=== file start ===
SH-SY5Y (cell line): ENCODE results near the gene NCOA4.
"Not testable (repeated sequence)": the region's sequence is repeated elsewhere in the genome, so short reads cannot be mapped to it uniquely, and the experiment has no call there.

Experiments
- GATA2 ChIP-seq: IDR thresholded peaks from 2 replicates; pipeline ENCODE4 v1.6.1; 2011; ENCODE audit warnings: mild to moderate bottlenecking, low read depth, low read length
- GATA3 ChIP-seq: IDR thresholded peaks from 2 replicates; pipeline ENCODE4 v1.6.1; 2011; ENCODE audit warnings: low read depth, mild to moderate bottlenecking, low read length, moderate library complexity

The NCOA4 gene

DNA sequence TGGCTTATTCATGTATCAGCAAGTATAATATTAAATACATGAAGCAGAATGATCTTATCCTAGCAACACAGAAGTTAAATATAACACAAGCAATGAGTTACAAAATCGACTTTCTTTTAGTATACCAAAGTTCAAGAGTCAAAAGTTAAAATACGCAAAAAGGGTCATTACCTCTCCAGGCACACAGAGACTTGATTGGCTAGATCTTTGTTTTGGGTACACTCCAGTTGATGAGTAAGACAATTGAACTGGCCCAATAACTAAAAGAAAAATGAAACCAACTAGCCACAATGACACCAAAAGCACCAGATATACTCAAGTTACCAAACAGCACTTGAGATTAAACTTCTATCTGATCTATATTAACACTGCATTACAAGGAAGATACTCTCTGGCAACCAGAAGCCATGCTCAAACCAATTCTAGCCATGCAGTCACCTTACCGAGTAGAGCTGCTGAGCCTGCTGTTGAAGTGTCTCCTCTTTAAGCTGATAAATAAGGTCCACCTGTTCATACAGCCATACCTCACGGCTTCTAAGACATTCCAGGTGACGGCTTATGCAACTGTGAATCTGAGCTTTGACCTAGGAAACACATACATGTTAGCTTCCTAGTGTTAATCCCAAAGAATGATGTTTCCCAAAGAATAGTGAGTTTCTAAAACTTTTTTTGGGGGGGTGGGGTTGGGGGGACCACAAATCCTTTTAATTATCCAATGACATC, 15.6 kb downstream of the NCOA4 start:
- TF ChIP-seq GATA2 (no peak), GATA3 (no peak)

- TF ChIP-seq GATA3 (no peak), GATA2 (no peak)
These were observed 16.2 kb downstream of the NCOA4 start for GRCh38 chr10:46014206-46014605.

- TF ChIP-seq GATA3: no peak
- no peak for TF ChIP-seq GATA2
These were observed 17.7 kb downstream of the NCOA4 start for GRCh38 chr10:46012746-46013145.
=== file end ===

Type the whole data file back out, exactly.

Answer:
SH-SY5Y (cell line): ENCODE results near the gene NCOA4.
"Not testable (repeated sequence)": the region's sequence is repeated elsewhere in the genome, so short reads cannot be mapped to it uniquely, and the experiment has no call there.

Experiments
- GATA2 ChIP-seq: IDR thresholded peaks from 2 replicates; pipeline ENCODE4 v1.6.1; 2011; ENCODE audit warnings: mild to moderate bottlenecking, low read depth, low read length
- GATA3 ChIP-seq: IDR thresholded peaks from 2 replicates; pipeline ENCODE4 v1.6.1; 2011; ENCODE audit warnings: low read depth, mild to moderate bottlenecking, low read length, moderate library complexity

The NCOA4 gene

DNA sequence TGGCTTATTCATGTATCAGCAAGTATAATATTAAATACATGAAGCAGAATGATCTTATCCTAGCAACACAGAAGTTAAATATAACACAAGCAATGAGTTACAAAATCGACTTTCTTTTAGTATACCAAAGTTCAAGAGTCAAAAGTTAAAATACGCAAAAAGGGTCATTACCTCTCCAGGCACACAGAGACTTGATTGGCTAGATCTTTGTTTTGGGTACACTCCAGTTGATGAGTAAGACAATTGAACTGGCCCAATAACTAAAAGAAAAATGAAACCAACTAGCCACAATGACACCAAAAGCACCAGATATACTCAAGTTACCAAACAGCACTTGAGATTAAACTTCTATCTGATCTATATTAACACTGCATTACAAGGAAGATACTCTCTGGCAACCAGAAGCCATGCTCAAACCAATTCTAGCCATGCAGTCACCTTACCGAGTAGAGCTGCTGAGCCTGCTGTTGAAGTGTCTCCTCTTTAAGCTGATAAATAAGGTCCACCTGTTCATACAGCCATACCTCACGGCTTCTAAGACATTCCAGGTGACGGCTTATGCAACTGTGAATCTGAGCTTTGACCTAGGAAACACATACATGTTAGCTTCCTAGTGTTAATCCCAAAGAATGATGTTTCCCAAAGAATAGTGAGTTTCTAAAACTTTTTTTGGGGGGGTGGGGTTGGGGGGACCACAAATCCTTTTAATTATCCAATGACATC, 15.6 kb downstream of the NCOA4 start:
- TF ChIP-seq GATA2 (no peak), GATA3 (no peak)

- TF ChIP-seq GATA3 (no peak), GATA2 (no peak)
These were observed 16.2 kb downstream of the NCOA4 start for GRCh38 chr10:46014206-46014605.

- TF ChIP-seq GATA3: no peak
- no peak for TF ChIP-seq GATA2
These were observed 17.7 kb downstream of the NCOA4 start for GRCh38 chr10:46012746-46013145.